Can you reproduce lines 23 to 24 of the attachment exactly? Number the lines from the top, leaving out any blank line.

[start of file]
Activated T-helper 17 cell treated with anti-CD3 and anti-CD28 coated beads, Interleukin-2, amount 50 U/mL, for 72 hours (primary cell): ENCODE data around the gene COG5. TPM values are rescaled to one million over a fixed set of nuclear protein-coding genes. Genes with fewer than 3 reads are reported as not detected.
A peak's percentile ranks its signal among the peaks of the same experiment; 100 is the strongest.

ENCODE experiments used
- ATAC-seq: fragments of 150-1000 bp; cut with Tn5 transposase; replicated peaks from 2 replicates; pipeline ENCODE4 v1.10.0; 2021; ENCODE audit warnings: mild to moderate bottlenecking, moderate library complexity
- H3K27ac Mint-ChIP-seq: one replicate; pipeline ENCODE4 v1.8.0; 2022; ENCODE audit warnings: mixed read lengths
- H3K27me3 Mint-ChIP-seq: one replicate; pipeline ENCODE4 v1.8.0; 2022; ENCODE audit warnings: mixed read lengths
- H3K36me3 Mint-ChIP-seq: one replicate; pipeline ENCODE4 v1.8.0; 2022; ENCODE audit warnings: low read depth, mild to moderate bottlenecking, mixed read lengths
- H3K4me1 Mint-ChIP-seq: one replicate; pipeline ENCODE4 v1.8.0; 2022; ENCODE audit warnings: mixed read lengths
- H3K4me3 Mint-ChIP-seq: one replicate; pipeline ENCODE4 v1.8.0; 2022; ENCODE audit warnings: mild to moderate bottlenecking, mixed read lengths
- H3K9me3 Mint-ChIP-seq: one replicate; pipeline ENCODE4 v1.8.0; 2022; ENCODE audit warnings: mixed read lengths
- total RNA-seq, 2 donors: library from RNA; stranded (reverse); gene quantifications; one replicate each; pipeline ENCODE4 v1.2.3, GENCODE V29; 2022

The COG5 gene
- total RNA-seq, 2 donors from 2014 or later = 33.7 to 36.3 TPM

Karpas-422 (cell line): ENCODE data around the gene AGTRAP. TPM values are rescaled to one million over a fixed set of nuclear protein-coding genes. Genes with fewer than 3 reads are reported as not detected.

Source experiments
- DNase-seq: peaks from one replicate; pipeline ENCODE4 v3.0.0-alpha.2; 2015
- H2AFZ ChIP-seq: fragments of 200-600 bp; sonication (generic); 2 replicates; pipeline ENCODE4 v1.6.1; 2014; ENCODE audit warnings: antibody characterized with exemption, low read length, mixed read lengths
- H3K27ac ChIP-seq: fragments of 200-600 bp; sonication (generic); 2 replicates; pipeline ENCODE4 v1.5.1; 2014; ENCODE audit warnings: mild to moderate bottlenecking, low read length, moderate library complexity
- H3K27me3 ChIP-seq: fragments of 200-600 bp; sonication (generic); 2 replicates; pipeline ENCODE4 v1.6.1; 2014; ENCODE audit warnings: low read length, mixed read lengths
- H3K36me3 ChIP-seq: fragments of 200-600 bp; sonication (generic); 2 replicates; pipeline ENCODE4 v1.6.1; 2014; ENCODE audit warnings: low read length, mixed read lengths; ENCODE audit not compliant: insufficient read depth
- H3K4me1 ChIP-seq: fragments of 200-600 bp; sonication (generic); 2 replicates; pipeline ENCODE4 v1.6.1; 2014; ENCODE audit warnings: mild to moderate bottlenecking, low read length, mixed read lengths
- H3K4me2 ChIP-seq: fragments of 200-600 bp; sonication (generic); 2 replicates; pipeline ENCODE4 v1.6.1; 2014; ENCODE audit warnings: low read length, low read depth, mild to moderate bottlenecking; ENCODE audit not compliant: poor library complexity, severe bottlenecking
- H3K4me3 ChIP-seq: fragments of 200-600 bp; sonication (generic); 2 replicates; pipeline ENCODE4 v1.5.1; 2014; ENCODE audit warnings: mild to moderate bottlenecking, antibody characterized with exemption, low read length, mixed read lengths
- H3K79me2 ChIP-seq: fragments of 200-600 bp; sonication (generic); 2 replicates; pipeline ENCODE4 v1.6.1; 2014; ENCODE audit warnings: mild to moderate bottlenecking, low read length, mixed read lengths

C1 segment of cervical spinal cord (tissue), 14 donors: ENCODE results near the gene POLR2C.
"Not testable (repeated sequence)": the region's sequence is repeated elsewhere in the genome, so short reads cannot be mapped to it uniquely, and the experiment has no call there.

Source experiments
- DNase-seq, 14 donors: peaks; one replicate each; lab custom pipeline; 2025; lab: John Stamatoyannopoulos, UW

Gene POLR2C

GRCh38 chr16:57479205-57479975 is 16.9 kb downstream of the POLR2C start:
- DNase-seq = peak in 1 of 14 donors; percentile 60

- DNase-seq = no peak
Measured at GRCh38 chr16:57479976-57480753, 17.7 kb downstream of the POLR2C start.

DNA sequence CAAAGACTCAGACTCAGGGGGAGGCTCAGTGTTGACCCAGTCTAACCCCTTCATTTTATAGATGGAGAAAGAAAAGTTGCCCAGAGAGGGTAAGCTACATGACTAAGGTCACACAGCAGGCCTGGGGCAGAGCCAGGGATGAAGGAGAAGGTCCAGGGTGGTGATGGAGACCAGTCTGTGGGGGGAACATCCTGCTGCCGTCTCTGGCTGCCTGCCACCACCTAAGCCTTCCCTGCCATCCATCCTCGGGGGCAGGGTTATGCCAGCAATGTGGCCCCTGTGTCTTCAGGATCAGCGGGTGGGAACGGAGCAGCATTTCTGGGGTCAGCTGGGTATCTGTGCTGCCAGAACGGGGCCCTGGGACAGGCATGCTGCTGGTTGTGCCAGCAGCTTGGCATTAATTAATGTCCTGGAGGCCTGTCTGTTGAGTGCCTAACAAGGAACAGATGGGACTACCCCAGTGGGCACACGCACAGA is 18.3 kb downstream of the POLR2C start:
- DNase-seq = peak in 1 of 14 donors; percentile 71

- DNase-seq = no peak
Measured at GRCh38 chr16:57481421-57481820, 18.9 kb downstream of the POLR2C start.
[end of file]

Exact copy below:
- H3K4me3 ChIP-seq: fragments of 200-600 bp; sonication (generic); 2 replicates; pipeline ENCODE4 v1.5.1; 2014; ENCODE audit warnings: mild to moderate bottlenecking, antibody characterized with exemption, low read length, mixed read lengths
- H3K79me2 ChIP-seq: fragments of 200-600 bp; sonication (generic); 2 replicates; pipeline ENCODE4 v1.6.1; 2014; ENCODE audit warnings: mild to moderate bottlenecking, low read length, mixed read lengths